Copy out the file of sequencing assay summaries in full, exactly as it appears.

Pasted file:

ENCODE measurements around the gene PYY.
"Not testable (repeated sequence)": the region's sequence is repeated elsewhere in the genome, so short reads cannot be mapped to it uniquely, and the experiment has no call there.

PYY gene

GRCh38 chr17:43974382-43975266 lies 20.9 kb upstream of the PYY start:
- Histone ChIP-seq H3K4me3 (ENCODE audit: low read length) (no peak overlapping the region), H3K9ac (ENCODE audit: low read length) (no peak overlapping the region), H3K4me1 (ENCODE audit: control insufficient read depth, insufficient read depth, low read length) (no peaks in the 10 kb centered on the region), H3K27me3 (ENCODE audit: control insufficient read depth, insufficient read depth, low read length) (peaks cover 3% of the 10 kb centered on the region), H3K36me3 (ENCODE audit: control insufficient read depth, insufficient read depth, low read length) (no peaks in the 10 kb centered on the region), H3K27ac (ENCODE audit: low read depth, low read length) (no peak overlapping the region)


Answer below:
ENCODE measurements around the gene PYY.
"Not testable (repeated sequence)": the region's sequence is repeated elsewhere in the genome, so short reads cannot be mapped to it uniquely, and the experiment has no call there.

PYY gene

GRCh38 chr17:43974382-43975266 lies 20.9 kb upstream of the PYY start:
- Histone ChIP-seq H3K4me3 (ENCODE audit: low read length) (no peak overlapping the region), H3K9ac (ENCODE audit: low read length) (no peak overlapping the region), H3K4me1 (ENCODE audit: control insufficient read depth, insufficient read depth, low read length) (no peaks in the 10 kb centered on the region), H3K27me3 (ENCODE audit: control insufficient read depth, insufficient read depth, low read length) (peaks cover 3% of the 10 kb centered on the region), H3K36me3 (ENCODE audit: control insufficient read depth, insufficient read depth, low read length) (no peaks in the 10 kb centered on the region), H3K27ac (ENCODE audit: low read depth, low read length) (no peak overlapping the region)